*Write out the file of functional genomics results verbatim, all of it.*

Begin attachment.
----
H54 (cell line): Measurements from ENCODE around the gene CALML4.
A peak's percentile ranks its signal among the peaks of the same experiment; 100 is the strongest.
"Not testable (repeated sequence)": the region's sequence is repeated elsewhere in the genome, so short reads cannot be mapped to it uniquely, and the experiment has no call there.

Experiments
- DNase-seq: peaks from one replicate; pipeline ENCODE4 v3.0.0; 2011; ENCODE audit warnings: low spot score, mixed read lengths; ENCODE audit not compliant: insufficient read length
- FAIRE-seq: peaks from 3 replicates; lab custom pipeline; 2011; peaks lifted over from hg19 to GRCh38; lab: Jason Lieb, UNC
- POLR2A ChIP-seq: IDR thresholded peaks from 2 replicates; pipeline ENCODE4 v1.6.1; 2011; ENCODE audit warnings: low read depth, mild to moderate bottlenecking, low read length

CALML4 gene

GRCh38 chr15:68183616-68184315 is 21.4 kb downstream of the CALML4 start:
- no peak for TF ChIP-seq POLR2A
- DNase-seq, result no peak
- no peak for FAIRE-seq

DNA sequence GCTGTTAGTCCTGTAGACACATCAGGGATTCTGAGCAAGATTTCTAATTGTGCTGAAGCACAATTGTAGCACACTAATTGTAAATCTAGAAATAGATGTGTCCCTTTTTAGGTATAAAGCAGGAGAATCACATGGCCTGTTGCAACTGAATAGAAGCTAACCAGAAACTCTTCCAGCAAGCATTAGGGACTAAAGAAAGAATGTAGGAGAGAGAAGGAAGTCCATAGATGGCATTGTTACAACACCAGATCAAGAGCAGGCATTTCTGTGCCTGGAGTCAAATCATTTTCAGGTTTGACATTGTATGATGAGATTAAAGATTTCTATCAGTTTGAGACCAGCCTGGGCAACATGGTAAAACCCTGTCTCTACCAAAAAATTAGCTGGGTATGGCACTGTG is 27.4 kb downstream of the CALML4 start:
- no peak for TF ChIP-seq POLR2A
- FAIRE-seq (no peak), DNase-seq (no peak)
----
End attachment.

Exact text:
H54 (cell line): Measurements from ENCODE around the gene CALML4.
A peak's percentile ranks its signal among the peaks of the same experiment; 100 is the strongest.
"Not testable (repeated sequence)": the region's sequence is repeated elsewhere in the genome, so short reads cannot be mapped to it uniquely, and the experiment has no call there.

Experiments
- DNase-seq: peaks from one replicate; pipeline ENCODE4 v3.0.0; 2011; ENCODE audit warnings: low spot score, mixed read lengths; ENCODE audit not compliant: insufficient read length
- FAIRE-seq: peaks from 3 replicates; lab custom pipeline; 2011; peaks lifted over from hg19 to GRCh38; lab: Jason Lieb, UNC
- POLR2A ChIP-seq: IDR thresholded peaks from 2 replicates; pipeline ENCODE4 v1.6.1; 2011; ENCODE audit warnings: low read depth, mild to moderate bottlenecking, low read length

CALML4 gene

GRCh38 chr15:68183616-68184315 is 21.4 kb downstream of the CALML4 start:
- no peak for TF ChIP-seq POLR2A
- DNase-seq, result no peak
- no peak for FAIRE-seq

DNA sequence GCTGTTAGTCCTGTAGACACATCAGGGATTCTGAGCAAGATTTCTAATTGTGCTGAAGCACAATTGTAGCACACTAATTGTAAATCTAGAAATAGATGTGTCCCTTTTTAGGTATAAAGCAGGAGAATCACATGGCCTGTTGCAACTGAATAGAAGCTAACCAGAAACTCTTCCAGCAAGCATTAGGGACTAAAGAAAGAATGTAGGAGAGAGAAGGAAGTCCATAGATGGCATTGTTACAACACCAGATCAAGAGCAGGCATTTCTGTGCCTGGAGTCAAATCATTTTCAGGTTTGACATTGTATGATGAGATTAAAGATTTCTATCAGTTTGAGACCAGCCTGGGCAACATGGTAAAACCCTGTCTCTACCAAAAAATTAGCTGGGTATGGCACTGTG is 27.4 kb downstream of the CALML4 start:
- no peak for TF ChIP-seq POLR2A
- FAIRE-seq (no peak), DNase-seq (no peak)